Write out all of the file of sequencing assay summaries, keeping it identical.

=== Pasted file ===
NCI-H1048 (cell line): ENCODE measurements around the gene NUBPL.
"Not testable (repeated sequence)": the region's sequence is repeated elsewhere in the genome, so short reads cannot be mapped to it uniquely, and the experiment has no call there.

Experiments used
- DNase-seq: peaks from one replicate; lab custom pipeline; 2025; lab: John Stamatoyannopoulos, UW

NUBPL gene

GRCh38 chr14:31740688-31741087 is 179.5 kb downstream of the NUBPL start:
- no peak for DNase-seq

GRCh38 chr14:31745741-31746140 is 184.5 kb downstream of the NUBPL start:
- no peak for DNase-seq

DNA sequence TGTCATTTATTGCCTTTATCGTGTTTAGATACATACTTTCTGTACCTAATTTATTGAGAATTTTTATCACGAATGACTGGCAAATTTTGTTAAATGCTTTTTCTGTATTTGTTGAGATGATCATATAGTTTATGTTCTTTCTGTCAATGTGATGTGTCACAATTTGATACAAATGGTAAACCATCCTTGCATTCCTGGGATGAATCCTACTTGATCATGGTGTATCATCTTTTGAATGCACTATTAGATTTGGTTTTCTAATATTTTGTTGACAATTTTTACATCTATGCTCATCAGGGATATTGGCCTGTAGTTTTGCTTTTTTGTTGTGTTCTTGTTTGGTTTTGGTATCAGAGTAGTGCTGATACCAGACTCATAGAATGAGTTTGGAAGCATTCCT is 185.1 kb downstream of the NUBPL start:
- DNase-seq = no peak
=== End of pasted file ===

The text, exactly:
NCI-H1048 (cell line): ENCODE measurements around the gene NUBPL.
"Not testable (repeated sequence)": the region's sequence is repeated elsewhere in the genome, so short reads cannot be mapped to it uniquely, and the experiment has no call there.

Experiments used
- DNase-seq: peaks from one replicate; lab custom pipeline; 2025; lab: John Stamatoyannopoulos, UW

NUBPL gene

GRCh38 chr14:31740688-31741087 is 179.5 kb downstream of the NUBPL start:
- no peak for DNase-seq

GRCh38 chr14:31745741-31746140 is 184.5 kb downstream of the NUBPL start:
- no peak for DNase-seq

DNA sequence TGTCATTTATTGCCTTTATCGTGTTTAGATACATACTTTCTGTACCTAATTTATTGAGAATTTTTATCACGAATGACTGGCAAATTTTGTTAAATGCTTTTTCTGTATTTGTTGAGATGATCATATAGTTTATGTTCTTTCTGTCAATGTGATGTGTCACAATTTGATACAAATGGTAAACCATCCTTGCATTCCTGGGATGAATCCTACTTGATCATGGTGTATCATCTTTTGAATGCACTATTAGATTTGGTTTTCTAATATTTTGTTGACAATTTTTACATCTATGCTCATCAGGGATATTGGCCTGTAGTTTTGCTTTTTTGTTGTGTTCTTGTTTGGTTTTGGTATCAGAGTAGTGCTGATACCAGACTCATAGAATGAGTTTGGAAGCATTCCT is 185.1 kb downstream of the NUBPL start:
- DNase-seq = no peak